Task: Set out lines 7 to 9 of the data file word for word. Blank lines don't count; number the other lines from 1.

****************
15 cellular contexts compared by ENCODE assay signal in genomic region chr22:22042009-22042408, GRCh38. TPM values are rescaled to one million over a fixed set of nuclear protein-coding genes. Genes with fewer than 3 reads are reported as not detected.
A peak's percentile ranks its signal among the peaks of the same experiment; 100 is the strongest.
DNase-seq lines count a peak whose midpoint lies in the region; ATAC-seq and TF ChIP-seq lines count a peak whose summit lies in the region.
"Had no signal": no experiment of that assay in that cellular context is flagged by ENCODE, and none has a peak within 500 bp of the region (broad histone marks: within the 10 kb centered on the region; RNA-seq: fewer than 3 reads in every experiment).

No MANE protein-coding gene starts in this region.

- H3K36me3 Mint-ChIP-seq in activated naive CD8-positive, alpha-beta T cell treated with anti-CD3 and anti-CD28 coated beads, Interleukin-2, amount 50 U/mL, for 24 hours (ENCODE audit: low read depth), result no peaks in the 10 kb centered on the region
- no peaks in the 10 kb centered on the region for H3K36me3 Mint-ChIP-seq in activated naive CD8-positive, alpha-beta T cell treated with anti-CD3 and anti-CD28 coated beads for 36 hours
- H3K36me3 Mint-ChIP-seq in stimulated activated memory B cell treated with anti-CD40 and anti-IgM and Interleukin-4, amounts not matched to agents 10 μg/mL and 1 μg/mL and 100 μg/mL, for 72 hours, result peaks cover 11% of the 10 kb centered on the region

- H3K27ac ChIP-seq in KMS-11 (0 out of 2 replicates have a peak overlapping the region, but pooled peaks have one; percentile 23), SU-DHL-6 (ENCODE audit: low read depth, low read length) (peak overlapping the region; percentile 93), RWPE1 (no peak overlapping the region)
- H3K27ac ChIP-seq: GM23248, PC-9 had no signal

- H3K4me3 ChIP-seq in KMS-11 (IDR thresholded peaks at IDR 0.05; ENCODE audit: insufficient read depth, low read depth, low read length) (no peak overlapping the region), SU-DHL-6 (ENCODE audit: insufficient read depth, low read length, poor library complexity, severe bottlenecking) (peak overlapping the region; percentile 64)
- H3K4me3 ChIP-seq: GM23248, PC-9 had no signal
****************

- no peaks in the 10 kb centered on the region for H3K36me3 Mint-ChIP-seq in activated naive CD8-positive, alpha-beta T cell treated with anti-CD3 and anti-CD28 coated beads for 36 hours
- H3K36me3 Mint-ChIP-seq in stimulated activated memory B cell treated with anti-CD40 and anti-IgM and Interleukin-4, amounts not matched to agents 10 μg/mL and 1 μg/mL and 100 μg/mL, for 72 hours, result peaks cover 11% of the 10 kb centered on the region

- H3K27ac ChIP-seq in KMS-11 (0 out of 2 replicates have a peak overlapping the region, but pooled peaks have one; percentile 23), SU-DHL-6 (ENCODE audit: low read depth, low read length) (peak overlapping the region; percentile 93), RWPE1 (no peak overlapping the region)